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Environmental Economics

Research Yields a Cool 433 Percent

E nvironmentally, and now economically, speaking, alternative refrigerants research at the National Institute of Standards and Technology is yielding stratospheric returns. A recent study by TASC Inc. estimates that the federal investment in NIST work to help industry find replacements for ozone-depleting chlorofluorocarbons has yielded a social rate of return of 433 percent and a benefit-to-cost ratio of almost 4 to 1.

These dividends are the result of cost savings by firms prior to the 1996 deadline for phasing out CFCs. For a sample of 11 firms, NIST expenditures of nearly $2.7 million translated into savings totaling about $14.2 million. Benefits are indicative of those realized by two industrial sectors strongly affected by the agreement to protect the stratospheric ozone layer: suppliers of refrigerants and makers of heating and cooling equipment. In all, NIST has distributed more than 500 copies of its REFPROP program, a computer package for calculating the properties and modeling the behavior of refrigerants and their mixtures.

Timely delivery of reliable data on the properties of alternative refrigerants made the search for CFC replacements more efficient, the study found. In addition to sparing companies the costs of considerable, and likely duplicative, research, NIST's work produced other benefits. For example, there is a reduction in so-called transaction costs due to buyer-seller disagreements stemming from the almost-inevitable variability and uncertainty in data generated by individual firms.

Media Contact:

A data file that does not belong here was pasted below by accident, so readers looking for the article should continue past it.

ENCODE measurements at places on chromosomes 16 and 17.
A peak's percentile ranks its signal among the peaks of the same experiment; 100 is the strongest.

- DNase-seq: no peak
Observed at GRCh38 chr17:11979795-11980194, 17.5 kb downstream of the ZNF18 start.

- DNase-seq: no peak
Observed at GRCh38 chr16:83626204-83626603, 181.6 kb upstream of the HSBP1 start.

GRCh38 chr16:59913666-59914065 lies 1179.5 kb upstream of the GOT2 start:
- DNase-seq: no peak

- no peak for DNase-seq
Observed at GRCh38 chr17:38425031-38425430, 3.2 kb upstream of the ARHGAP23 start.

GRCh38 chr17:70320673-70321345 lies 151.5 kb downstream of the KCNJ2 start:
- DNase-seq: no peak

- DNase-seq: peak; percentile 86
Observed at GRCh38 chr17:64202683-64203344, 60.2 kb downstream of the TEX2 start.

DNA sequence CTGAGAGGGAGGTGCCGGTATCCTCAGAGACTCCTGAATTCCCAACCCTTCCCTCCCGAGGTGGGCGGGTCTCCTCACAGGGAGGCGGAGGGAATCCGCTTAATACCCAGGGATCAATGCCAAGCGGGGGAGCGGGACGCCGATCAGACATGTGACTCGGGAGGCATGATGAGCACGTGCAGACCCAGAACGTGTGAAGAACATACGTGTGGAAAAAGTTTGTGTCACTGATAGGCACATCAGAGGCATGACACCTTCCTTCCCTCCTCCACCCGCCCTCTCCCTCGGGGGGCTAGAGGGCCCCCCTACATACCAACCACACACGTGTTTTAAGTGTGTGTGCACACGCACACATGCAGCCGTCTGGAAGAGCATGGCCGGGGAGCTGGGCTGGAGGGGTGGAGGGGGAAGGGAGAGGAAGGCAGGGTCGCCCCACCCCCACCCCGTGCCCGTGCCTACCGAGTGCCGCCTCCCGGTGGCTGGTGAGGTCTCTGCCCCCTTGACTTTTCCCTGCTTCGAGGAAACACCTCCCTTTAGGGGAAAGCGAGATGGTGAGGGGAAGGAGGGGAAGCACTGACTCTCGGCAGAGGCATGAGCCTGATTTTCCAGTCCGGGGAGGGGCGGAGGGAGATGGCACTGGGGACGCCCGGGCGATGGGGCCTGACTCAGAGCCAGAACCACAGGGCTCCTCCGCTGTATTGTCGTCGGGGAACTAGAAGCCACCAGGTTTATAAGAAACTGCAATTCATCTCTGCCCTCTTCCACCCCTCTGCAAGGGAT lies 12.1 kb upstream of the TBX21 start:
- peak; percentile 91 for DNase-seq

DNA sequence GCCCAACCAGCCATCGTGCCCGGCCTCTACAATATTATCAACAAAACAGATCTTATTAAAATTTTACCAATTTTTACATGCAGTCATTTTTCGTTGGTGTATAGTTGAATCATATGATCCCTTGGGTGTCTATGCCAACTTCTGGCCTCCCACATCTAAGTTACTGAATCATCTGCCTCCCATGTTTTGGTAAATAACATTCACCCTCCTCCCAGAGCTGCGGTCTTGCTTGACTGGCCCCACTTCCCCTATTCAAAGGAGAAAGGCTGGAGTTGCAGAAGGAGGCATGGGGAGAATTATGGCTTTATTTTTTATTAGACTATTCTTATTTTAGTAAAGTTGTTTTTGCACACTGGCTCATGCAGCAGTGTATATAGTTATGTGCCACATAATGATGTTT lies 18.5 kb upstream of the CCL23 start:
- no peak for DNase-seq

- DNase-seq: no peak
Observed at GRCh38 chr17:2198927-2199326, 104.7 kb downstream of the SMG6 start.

Mark Bello (301) 975-3776

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Researchers Seek Greenhouse Gas Substitutes

Say "global warming," and many think ecological disaster--from flooded East Coast cities to drought in the wheat belt. It's all debatable, but last December, leaders from 190 countries meeting in Kyoto, Japan, decided to act. The final United Nations Kyoto conference agreement calls for the worldwide regulation of six potentially climate-changing gases.

One of these gases, called a "greenhouse" gas because it traps heat around the Earth, is sulfur hexafluoride, a synthetic gas used in electric power transmission and distribution equipment. Due to increased usage, its concentration in the environment is climbing by approximately 8.7 percent a year. Although this gas accounts for only 0.01 to 0.07 percent of humankind's contribution to global warming, it is especially effective in trapping infrared radiation and has an atmospheric life of nearly 2,000 years.

National Institute of Standards and Technology researchers have tackled the problem. They have determined the physical and chemical requirements for potential sulfur hexafluoride replacements. They also have concluded that mixing it with environmentally benign nitrogen may be suitable for many applications. In addition, the researchers found high-pressure nitrogen to be a promising gas for high-voltage insulation and mixtures of sulfur hexafluoride and helium promising for use in circuit breakers.

Media Contact:
John Blair (301) 975-4261

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Tiny Portals Could Open New Way to Sequence DNA

Technologies to decipher patterns in DNA, the biological molecule that codes for an individual's genetic make-up, take far less time than they used to. But they still take hours and involve multiple steps and sophisticated laboratory equipment. A team of scientists at the National Institute of Standards and Technology, Harvard University and the University of California at Santa Cruz is now exploring a possible new way of reading a strand of DNA that is potentially much faster than existing techniques.